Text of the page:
Wildlife of Ethiopia


Wildlife and nature of Ethiopia (photo GertVankrunkelsven).

Ethiopia is home to some of the wildest and most interesting  habitats on the planet, with a large number of indigenous plant and animal species. Birdlife is particurly rich.

Ethiopia has a wide range of indigenous plant and animal species. Much of the mountainous terrain is covered with bushes such as pyracantha, jasmine, poinsettia, and a range of evergreens. The lakes peppering the Great Rift Valley region abound with numerous species of birds, and wild animals are found in every region, including lions, civets, servals, African elephant, bush pig, gazelle, antelope, ibex, kudu, dik-dik, oribi, reed buck, wild ass, zebra, hyena, baboon, and a number of monkeys. In 2002, studies counted 277 species of mammals, ??? species of birds, and more than 6,600 plants.Wikipedia See also Environmental issues in Ethiopia

Guide to wildlife parks of Ethiopia

Image here:White Pelicans

With  a network of fourteen important wildlife reserves, Ethiopia can be seen as a microcosm of the sub-Sahara. Bird species abound, and indigenous animals include the rare Walia ibex, the shy wild ass and teh Ethiopian wolf. When the rain come, Ethiopia is cloaked with flowers and a hge number of native plants. More

10,000 foreign tourists flock to Semien Mountains Good news for wildlife tourism and conservation in Ethiopia. The Semien Mountains National Park secured more than 1.4 million Birrfrom tourists who visited the park last year, coming to see endemic animals such as Walia Ibex and Ethiopian Wolf.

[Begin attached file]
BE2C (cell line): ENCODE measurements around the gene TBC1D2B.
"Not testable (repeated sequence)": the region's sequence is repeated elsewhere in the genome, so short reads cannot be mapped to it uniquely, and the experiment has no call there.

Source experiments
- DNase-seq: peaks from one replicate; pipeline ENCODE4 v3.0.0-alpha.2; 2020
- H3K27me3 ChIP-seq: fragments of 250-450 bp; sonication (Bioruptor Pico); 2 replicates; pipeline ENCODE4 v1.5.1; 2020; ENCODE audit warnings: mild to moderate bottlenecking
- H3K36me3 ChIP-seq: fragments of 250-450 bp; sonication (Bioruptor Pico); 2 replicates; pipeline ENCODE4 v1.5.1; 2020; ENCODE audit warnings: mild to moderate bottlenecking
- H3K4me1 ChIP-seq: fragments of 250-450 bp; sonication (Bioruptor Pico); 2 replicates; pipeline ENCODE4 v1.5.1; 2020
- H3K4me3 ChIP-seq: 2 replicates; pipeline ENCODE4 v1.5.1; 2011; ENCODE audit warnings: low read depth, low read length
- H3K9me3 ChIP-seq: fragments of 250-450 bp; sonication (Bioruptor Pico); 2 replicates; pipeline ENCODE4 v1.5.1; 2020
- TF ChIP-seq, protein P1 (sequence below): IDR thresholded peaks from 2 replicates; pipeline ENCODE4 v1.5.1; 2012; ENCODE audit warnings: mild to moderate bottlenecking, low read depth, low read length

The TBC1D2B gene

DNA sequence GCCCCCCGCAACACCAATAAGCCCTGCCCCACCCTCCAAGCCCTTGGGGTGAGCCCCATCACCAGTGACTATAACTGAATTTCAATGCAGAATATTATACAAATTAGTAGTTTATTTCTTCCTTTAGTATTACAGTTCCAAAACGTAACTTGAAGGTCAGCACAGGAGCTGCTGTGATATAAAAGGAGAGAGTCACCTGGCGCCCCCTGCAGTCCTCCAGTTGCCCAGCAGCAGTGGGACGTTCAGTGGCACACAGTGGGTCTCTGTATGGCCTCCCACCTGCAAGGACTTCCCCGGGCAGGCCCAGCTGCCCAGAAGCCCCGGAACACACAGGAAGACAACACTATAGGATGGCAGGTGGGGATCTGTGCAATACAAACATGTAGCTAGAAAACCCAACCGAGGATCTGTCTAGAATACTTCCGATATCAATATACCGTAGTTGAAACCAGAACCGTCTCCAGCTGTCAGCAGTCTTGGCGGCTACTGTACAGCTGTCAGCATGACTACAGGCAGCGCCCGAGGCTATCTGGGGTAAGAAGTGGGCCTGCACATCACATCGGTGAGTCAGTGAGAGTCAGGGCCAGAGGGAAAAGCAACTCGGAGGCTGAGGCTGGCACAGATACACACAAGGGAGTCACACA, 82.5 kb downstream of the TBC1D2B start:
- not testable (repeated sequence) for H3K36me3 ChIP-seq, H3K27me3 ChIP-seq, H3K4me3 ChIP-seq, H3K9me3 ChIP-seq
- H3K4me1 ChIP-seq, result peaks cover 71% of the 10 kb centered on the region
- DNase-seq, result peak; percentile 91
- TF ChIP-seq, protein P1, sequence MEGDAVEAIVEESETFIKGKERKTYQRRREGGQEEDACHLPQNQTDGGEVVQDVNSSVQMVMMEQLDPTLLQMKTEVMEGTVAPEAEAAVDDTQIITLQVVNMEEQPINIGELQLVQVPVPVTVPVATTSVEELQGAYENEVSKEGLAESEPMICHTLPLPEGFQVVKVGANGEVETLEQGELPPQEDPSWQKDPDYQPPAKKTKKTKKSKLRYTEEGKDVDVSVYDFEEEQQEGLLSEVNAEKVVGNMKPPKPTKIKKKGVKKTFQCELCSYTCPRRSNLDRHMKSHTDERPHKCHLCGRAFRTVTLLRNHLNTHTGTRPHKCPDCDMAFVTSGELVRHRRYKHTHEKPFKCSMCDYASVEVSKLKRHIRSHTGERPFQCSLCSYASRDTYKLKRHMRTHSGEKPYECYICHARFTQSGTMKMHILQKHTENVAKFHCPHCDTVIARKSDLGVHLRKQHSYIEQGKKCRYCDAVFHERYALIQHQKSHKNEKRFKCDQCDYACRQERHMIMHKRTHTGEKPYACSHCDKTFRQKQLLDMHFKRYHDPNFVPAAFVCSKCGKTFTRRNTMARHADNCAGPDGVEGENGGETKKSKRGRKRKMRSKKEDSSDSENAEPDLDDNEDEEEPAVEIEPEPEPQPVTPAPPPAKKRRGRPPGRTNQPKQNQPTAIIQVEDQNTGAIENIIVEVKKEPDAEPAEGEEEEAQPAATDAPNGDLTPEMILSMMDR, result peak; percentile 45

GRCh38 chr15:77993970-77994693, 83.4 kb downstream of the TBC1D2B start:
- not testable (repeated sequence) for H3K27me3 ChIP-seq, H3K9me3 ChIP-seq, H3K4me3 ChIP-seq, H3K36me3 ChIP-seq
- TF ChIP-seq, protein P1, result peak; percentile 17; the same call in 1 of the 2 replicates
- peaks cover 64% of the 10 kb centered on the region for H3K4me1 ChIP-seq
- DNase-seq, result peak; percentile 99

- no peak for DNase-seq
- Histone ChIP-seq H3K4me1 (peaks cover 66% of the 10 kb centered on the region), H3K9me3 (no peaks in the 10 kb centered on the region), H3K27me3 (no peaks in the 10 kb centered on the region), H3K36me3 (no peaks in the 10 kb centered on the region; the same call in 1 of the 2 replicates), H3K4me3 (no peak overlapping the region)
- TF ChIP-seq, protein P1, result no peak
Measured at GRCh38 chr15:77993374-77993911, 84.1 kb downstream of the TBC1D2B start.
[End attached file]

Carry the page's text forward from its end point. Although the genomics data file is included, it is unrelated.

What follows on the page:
Wildlife and walking holidays in Ethiopia

Also on Wikipedia (main Ethiopia page)

Historically, throughout the African continent, wildlife populations have been rapidly declining due to logging, civil wars, hunting, pollution, poaching, and other human interference. A 17-year long civil war along with severe drought, negatively impacted Ethiopia’s environmental conditions leading to even greater habitat degradation. Habitat destruction is a factor that leads to endangerment. When changes to a habitat occur rapidly, it doesn’t allow animals time to adjust. Human impact threatens many species, with greater threats expected as a result of climate change.

Ethiopia has a large number of species listed as critically endangered, endangered and vulnerable to global extinction. To assess the current situation in Ethiopia, it is critical that the endangered species in this region are identified.

An Assessment of Ethiopia’s Wildlife Situation From Ethiopian Reporter, Feb 20, 2002 “Hereunder is an honest assessment of the current situation for wildlife in Ethiopia, with some practical suggestions of what may yet be done, to stem the erosion, for some semblance of a recovery to be realised in a few key areas” More

2005 news aritcle on Ethiopian wildlife

Ethiopia’s wildlife population is declining at an alarming rate, according to one of the country’ s leading conservation experts. Species such as lions, elephants, the Ethiopian wolf, the African wildass, rhinos and many more are in danger of extinction, said Fanuel Kebede, head of the wildlife protection team of the Ethiopian government’s Wildlife Conservation Department

Ethiopan natural history society (Birdlife partner)


Superb landscape photos

Ethiopia’s magnificent landscape ranges from desert areas to forested highlands. At 4,620 meters, Mount Ras Deshen is Ethiopia’s highest peak, and Africa’s fourth highest, but twenty mountains rise to more than 4,000 meters. The waters of the Abay River, or Blue Nile, feed Lake Tana and flow into the Nile. Most of the Nile’s waters originate in Ethiopia. More

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